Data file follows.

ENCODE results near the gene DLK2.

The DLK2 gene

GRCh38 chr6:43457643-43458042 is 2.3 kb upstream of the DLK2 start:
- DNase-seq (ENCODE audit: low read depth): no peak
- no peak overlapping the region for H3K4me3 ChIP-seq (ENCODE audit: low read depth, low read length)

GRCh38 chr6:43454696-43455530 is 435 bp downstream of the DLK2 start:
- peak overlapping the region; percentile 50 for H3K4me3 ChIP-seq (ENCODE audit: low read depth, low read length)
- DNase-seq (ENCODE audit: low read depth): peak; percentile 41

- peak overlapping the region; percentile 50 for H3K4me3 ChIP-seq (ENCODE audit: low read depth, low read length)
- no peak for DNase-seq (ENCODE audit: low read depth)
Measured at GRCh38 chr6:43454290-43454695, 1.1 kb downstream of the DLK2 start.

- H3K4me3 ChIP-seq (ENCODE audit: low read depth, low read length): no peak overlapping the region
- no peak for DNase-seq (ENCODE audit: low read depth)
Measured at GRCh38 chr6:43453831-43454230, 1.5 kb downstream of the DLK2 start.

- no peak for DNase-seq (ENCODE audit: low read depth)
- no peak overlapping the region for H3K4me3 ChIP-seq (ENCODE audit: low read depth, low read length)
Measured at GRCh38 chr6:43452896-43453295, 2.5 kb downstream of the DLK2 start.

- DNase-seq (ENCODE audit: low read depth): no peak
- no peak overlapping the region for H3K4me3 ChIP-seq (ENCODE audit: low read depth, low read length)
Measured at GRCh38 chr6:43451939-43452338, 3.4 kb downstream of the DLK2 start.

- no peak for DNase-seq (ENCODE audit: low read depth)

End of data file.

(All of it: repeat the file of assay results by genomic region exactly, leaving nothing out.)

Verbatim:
ENCODE results near the gene DLK2.

The DLK2 gene

GRCh38 chr6:43457643-43458042 is 2.3 kb upstream of the DLK2 start:
- DNase-seq (ENCODE audit: low read depth): no peak
- no peak overlapping the region for H3K4me3 ChIP-seq (ENCODE audit: low read depth, low read length)

GRCh38 chr6:43454696-43455530 is 435 bp downstream of the DLK2 start:
- peak overlapping the region; percentile 50 for H3K4me3 ChIP-seq (ENCODE audit: low read depth, low read length)
- DNase-seq (ENCODE audit: low read depth): peak; percentile 41

- peak overlapping the region; percentile 50 for H3K4me3 ChIP-seq (ENCODE audit: low read depth, low read length)
- no peak for DNase-seq (ENCODE audit: low read depth)
Measured at GRCh38 chr6:43454290-43454695, 1.1 kb downstream of the DLK2 start.

- H3K4me3 ChIP-seq (ENCODE audit: low read depth, low read length): no peak overlapping the region
- no peak for DNase-seq (ENCODE audit: low read depth)
Measured at GRCh38 chr6:43453831-43454230, 1.5 kb downstream of the DLK2 start.

- no peak for DNase-seq (ENCODE audit: low read depth)
- no peak overlapping the region for H3K4me3 ChIP-seq (ENCODE audit: low read depth, low read length)
Measured at GRCh38 chr6:43452896-43453295, 2.5 kb downstream of the DLK2 start.

- DNase-seq (ENCODE audit: low read depth): no peak
- no peak overlapping the region for H3K4me3 ChIP-seq (ENCODE audit: low read depth, low read length)
Measured at GRCh38 chr6:43451939-43452338, 3.4 kb downstream of the DLK2 start.

- no peak for DNase-seq (ENCODE audit: low read depth)